Flare wants to offer enterprise-grade tools to mid-sized companies.
Flare Systems has raised $9.5 million CAD in Series A funding to propel what the digital footprint monitoring startup describes as rapid expansion into the United States.
“The company has enjoyed good success in the Canadian market,” Flare CEO Norman Menz told BetaKit. “Our focus for the next two years is really expanding awareness of Flare in the rest of the North American market, principally in the US.”
“At the root of it is a flare you use to light things up that are dark.”
– Norman Menz
Menz said the new funds will enable Flare to build out its sales and marketing team. Currently the startup has some 45 employees. Menz expects that to grow to just under 100 employees in the next year, and another 50 in the year after.
Inovia Capital led the round with participation from White Star Capital and Luge Capital.
Flare claims that its digital footprint monitoring software enables organizations to monitor the internet, including the dark web for data leaks, credential theft, and cybercrime. The SaaS platform enables cyber risk monitoring across billions of data points.
“Mid-sized organizations are struggling to effectively manage their external risk posture due to a rise in accidental data leakage and targeted cyberattacks,’’ said Mathieu Lavoie, Flare’s CTO and co-founder.
Flare’s software is used by companies around the world to quickly identify external risks, and cut down incident response from weeks to minutes, the startup claimed.
‘’We’re excited to invest in a top of mind and dynamic cybersecurity market alongside a top-notch management team with extensive domain expertise,” said Taha Mubashir, a principal at Inovia.
With the raise, Mubashir joins Flare’s board. Menz cited Mubashir’s strong financial background , and said that given the current economic situation in the market there might be opportunities to expand Flare through acquisitions. “We’re working closely with our investors to figure out the right strategy,” Menz said.
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Flare’s customers are largely in financial services, high tech, health, and pharmaceuticals. According to Menz, the verticals the startup focuses on are security conscious and typically regulated, and in which data leaks could impact such things as intellectual property or personal records.
While hackers often make the headlines when companies are breached, Menz said roughly 80 percent of data leakage takes place through human error. “That human error is a lot of times inadvertent human behaviour,” he said. “Lessor so it is malicious actors.”
Currently, the startup is targeting mid-sized companies with its software. “We do enjoy the fact that we have some of the largest financial institutions and organizations in the world as customers, but we think the biggest opportunity is to serve the mid-market customers with enterprise grade tools,” Menz said.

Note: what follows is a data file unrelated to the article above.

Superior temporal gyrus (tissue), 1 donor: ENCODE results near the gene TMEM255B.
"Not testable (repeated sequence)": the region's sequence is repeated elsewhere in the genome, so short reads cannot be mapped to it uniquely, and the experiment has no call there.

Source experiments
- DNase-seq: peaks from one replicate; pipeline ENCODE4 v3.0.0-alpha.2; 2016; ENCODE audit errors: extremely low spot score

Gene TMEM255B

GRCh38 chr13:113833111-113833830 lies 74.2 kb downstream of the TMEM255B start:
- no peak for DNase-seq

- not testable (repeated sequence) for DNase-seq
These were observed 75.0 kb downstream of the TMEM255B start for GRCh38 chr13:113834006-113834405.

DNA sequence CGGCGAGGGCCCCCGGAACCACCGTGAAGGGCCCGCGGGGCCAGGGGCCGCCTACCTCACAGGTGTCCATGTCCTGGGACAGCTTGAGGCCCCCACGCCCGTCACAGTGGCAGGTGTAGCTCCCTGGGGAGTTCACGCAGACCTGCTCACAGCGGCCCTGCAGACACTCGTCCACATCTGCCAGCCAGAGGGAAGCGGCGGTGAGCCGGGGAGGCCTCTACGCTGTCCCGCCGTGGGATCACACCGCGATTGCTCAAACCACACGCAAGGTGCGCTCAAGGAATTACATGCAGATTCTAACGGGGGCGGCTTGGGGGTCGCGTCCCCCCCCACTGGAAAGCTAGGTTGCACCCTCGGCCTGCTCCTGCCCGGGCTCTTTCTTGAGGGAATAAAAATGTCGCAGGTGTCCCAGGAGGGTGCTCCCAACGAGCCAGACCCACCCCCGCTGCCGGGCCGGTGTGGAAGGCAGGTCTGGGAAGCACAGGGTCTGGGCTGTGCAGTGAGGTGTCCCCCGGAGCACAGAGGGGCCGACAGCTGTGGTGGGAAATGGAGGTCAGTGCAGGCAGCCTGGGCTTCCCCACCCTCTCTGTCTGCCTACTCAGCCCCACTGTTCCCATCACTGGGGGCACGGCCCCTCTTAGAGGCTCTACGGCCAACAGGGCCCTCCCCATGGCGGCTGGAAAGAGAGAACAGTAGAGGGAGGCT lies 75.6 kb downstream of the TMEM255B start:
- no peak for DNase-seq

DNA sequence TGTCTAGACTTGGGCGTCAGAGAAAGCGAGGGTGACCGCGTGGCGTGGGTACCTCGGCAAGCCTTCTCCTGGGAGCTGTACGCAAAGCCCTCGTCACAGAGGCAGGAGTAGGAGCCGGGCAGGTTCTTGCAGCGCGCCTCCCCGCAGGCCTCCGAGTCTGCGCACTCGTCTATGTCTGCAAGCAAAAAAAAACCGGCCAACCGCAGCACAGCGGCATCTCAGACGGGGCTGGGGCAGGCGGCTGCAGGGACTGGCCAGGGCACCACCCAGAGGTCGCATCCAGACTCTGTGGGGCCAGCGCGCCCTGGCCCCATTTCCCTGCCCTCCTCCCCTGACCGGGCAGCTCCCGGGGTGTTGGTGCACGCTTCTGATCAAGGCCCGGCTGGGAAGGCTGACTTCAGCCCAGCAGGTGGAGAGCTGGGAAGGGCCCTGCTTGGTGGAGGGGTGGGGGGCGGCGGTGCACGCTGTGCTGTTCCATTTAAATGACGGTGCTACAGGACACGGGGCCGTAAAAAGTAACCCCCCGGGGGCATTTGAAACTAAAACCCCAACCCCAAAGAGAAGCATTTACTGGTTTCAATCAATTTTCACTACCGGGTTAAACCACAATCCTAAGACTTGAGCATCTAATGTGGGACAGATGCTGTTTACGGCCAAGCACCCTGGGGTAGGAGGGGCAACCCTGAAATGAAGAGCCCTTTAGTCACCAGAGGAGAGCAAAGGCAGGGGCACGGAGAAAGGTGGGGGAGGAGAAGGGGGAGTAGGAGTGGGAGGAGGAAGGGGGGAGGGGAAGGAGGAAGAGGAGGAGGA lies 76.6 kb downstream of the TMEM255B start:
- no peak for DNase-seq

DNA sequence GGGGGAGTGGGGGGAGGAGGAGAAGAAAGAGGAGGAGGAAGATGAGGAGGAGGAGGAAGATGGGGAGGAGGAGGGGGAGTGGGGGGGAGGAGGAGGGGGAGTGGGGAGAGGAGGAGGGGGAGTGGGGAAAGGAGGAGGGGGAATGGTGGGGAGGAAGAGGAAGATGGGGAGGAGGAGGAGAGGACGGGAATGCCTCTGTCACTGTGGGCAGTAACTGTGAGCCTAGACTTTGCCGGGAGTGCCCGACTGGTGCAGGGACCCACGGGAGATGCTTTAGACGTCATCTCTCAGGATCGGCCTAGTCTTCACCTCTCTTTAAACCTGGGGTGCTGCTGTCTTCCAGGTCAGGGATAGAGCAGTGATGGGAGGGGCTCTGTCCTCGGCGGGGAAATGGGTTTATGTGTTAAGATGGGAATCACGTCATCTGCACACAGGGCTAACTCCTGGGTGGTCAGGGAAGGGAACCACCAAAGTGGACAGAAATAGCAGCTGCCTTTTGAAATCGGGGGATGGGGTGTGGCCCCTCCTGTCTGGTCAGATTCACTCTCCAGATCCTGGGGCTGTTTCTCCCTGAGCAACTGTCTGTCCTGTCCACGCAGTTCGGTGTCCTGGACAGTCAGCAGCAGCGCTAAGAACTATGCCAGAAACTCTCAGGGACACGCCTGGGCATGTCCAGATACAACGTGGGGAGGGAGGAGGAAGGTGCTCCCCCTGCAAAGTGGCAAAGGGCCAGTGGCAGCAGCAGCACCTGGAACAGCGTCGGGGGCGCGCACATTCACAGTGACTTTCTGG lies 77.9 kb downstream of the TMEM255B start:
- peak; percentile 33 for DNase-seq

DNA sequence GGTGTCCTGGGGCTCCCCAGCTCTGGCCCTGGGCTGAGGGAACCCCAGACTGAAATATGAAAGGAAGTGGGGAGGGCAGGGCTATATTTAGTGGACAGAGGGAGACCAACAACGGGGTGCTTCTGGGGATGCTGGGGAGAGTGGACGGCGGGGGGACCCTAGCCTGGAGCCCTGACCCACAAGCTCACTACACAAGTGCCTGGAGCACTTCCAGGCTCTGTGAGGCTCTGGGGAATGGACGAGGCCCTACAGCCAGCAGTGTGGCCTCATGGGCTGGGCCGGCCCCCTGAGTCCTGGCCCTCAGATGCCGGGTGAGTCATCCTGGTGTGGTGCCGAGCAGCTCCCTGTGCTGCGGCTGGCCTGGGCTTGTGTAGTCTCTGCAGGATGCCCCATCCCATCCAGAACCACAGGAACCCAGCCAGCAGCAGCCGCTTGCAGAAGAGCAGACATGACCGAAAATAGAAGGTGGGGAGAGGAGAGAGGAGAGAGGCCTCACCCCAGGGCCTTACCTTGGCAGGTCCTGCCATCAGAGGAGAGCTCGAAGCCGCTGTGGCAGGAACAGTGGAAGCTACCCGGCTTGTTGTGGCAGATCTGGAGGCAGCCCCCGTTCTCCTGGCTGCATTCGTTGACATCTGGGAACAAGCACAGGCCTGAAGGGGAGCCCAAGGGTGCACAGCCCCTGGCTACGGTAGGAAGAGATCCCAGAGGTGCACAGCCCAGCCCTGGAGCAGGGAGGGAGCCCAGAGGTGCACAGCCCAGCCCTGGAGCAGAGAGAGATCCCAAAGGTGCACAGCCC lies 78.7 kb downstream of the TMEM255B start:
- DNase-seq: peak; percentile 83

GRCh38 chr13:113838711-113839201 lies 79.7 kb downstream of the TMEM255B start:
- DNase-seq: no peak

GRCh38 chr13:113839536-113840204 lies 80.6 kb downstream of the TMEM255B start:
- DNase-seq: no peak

He pointed out that because of the cost and complexity of the tools used to monitor the dark web and provide digital risk protection, they are typically available only to large entreprise businesses. He said the mid-size enterprises have the same risks and threats, but lack the tools to combat them.
Flare describes its customers as global in nature but often headquartered in the US. The startup said it derives roughly 70 percent of its revenue from North America, and around 20 percent from Europe, with the remaining 10 percent comes from the Asia-Pacific region
In Canada, cybersecurity is a burgeoning tech sector with a multitude of startups. They range from LimaCharlie, which closed a $7 million seed round in May to provide custom cybersecurity strategies to security professionals; to HYAS, which raised a $20 million CAD Series B round of funding. The latter is developing its cyber attack infrastructure identification and blocking technology. Flare’s closest Canadian competitor may well be Liferaft, a Halifax-based firm that alerts enterprises of security threats and business risks using online threat intelligence.
The Canadian government announced in 2021 the creation of a pan-Canadian cybersecurity program with $80 million in funding over four years. The Cyber Security Innovation Network is designed to support cybersecurity research and development, commercialization, and skills and talent training, and aid the growth of the country’s cybersecurity ecosystem.
Flare was co-founded in 2017 by former CEO and current CTO Lavoie, chief architect Israël Hallé, CPO Yohan Trépanier Montpetit, and former CRO David Hétu. The startup closed a $1 million seed round in 2019.
The founders decided to call their startup Flare with the idea of bringing light to the dark web.
“At the root of it is a flare you use to light things up that are dark,” Menz said.